Crouin Saves Four Match Balls To Reach Zed Open Semis
27 Aug 2022
Second-seeded Frenchman Victor Crouin overturned four match balls and came back from 2/0 down to complete a thrilling comeback against unseeded Hungarian Balazs Farkas on day three of the CIB Zed Open to reach the semi-finals of the PSA World Tour Bronze event in Cairo.
Farkas was appearing in his biggest ever PSA quarter-final, but the world No.70 showed no signs of any nerves at Zed Park as he outplayed Crouin in the opening two games and continued his fine form into the third to lead 10-6 and put his opponent on the brink of a shock defeat.
But Crouin, the world No.18, kept focused and fought his way back into the match, winning six straight points against a tiring opponent. That third-game victory sapped all of the energy and confidence from Farkas, who looked increasingly forlorn as Crouin powered to the win over the course of the next two games.
"I just hate losing, so I kept fighting and I found a way in that third game," said Crouin, who will now appear in his second Bronze level semi-final.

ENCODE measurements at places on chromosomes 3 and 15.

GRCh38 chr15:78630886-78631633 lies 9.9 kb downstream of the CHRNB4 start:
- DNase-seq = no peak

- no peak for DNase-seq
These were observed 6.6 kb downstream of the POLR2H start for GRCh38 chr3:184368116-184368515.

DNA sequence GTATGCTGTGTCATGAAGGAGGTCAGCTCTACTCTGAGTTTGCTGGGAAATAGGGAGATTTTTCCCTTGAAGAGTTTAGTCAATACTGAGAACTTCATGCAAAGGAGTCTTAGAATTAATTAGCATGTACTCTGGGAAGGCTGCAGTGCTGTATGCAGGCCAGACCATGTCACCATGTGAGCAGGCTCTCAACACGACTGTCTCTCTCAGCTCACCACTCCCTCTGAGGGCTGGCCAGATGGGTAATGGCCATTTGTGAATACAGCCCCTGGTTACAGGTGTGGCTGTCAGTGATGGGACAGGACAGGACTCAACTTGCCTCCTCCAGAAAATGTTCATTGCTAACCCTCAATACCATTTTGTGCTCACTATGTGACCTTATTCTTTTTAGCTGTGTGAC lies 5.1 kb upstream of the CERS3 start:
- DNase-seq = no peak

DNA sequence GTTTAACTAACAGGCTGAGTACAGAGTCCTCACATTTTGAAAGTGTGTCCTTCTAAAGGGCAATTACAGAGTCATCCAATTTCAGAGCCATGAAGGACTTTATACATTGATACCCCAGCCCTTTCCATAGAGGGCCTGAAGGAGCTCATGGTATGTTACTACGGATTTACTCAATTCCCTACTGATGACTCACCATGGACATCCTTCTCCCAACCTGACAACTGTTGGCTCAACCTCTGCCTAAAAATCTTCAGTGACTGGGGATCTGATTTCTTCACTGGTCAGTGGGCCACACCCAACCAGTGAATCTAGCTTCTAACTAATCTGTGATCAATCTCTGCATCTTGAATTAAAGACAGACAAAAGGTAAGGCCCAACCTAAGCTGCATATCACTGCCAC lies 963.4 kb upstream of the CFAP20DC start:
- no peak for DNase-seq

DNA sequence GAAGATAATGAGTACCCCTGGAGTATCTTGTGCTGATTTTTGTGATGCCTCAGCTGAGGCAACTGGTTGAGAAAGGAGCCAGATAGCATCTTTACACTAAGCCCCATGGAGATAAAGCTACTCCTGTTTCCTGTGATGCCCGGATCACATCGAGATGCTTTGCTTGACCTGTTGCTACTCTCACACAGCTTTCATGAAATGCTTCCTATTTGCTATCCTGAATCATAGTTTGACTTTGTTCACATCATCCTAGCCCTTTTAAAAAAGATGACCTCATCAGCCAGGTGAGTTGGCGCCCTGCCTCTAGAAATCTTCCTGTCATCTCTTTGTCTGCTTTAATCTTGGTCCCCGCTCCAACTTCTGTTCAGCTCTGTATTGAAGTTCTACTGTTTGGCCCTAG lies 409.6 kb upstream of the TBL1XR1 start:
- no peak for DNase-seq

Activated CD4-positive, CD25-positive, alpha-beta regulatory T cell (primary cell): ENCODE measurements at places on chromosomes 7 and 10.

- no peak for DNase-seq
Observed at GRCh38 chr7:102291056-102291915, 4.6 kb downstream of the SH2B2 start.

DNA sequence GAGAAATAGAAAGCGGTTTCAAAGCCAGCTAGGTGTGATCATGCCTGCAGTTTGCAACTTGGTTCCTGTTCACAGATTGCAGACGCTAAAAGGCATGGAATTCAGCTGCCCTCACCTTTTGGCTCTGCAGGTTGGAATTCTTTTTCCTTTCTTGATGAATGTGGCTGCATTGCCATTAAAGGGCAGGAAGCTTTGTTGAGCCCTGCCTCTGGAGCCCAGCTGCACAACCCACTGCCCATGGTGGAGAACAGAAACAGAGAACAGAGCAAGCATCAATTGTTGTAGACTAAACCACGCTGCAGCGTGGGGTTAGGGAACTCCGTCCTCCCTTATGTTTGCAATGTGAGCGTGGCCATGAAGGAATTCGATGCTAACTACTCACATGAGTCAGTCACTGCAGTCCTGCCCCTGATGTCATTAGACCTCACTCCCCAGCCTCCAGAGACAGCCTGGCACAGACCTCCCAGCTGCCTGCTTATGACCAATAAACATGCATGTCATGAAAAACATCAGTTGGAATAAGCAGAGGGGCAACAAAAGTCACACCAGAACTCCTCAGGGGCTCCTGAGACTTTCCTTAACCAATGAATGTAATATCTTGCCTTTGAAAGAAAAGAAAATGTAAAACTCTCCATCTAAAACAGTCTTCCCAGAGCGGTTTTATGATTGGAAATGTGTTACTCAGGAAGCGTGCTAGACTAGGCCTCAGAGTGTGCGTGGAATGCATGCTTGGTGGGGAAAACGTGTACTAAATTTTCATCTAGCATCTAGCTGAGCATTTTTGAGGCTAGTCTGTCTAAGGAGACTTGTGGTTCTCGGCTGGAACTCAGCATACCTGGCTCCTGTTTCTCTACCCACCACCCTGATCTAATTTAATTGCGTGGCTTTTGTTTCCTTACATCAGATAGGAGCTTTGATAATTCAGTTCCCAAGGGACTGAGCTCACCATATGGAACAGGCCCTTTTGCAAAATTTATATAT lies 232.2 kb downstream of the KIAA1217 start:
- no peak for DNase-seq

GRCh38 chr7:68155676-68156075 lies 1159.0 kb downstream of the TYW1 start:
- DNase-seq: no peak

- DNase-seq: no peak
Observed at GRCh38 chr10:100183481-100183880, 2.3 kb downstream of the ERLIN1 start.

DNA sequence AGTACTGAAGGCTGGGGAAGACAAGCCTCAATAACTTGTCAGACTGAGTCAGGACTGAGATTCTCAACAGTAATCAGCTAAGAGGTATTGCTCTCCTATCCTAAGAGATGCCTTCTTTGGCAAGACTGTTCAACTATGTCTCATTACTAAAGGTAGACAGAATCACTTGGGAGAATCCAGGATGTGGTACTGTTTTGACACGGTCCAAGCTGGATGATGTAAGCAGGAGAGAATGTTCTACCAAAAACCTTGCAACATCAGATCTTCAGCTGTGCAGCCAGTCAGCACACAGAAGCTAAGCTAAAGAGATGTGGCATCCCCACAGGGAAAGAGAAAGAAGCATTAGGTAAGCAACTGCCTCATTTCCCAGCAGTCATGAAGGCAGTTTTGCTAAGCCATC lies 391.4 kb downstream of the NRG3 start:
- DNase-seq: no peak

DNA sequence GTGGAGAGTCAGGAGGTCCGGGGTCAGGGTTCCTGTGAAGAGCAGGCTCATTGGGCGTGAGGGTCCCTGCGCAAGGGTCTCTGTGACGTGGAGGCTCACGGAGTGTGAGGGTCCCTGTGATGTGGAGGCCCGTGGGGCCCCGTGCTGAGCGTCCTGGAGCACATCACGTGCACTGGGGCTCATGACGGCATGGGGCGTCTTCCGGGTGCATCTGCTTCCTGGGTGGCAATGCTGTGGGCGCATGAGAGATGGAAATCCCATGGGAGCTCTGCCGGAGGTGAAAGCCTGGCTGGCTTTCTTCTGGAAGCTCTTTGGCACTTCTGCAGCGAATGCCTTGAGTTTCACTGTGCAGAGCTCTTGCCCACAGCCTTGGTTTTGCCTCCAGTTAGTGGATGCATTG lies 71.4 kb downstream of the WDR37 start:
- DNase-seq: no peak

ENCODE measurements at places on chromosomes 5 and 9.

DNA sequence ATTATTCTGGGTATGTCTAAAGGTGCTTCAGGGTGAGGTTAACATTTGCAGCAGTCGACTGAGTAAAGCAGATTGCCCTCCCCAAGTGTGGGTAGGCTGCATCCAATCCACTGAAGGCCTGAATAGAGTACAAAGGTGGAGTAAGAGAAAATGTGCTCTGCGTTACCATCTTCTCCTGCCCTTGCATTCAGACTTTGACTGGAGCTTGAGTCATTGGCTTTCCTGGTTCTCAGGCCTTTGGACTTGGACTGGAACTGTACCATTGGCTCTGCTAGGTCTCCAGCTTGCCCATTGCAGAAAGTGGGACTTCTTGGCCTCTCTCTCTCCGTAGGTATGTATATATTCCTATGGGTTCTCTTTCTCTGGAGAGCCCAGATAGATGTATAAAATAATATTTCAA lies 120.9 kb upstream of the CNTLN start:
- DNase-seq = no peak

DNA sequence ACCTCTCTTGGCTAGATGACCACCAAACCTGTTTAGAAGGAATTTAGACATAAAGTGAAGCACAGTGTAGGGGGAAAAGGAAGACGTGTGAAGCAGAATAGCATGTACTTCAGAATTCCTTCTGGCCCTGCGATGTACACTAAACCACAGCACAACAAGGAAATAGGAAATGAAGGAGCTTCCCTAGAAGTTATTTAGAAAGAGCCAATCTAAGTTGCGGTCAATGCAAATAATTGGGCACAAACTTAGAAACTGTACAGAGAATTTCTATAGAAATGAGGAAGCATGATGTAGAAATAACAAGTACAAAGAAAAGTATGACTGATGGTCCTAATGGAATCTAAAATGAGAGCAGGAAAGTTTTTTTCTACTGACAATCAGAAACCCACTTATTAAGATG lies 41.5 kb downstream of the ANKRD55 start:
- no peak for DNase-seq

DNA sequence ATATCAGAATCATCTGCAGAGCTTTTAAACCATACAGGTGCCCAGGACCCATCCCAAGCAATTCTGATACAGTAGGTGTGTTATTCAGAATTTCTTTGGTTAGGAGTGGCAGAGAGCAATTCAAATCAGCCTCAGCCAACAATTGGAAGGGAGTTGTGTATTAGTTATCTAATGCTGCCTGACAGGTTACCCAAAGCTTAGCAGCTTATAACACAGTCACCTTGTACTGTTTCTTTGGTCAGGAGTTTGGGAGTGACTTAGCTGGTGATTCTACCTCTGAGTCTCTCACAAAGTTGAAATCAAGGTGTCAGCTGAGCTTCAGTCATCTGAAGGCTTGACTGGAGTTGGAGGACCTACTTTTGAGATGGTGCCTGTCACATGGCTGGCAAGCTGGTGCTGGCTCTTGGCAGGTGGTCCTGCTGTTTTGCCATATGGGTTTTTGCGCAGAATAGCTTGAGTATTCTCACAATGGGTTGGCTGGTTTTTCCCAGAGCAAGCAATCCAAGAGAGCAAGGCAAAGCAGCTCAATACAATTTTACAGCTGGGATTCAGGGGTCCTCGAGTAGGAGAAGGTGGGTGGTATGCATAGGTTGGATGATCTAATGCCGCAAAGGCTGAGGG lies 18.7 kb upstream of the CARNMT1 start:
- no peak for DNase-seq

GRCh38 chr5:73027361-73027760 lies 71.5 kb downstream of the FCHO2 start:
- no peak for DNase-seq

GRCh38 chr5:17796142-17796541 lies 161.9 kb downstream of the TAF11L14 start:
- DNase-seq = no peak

"After winning that, I felt it was possible to come back, so I'm just very happy to win. It's only a Bronze event, but it feels almost like a Platinum event. It's an amazing venue here, it's nice to play outside even though it's hot.
"I love playing in Cairo, I have my friends here that I spent years with in the US and I still see them here in Cairo, so it's great to be back."
"To beat Moustafa in three I had to be consistent with my hitting and movement, he's so good with his stop/start game and I'm just glad to be through in three," said Soliman.
"You can see this event could be a Platinum event, it has to be the best 50k in the history of the PSA and hopefully I can keep going."
Hany dropped the third game against Shahin, but otherwise put in a strong display in which she showcased her delicate touch with the racket. An 11-5, 11-7, 7-11, 11-6 victory has sent Hany through to her second PSA semi-final of the year after her last four finish in May's Tournament of Champions.
"Nadine is a very tricky opponent," Hany said.
"We play a lot on tour and it's always back and forth between us. All respect to her, and I needed to be very sharp from the beginning. I had a good start in the first two games and then she was strong in the third, but I'm just glad I managed to get through in four games."
El Tayeb, a former world No.3, required just 25 minutes to see off 19-year-old American Marina Stefanoni, who was appearing in her maiden Bronze quarter-final.
"First of all, I knew I was playing a dangerous opponent," said El Tayeb.
"I've heard about Marina for the past four or five years, so I was very aware and nervous and I watched a few of her matches to see how she plays because she's new to the tour. I think because I was aggressive and focused from the beginning it helped me play well throughout the whole match."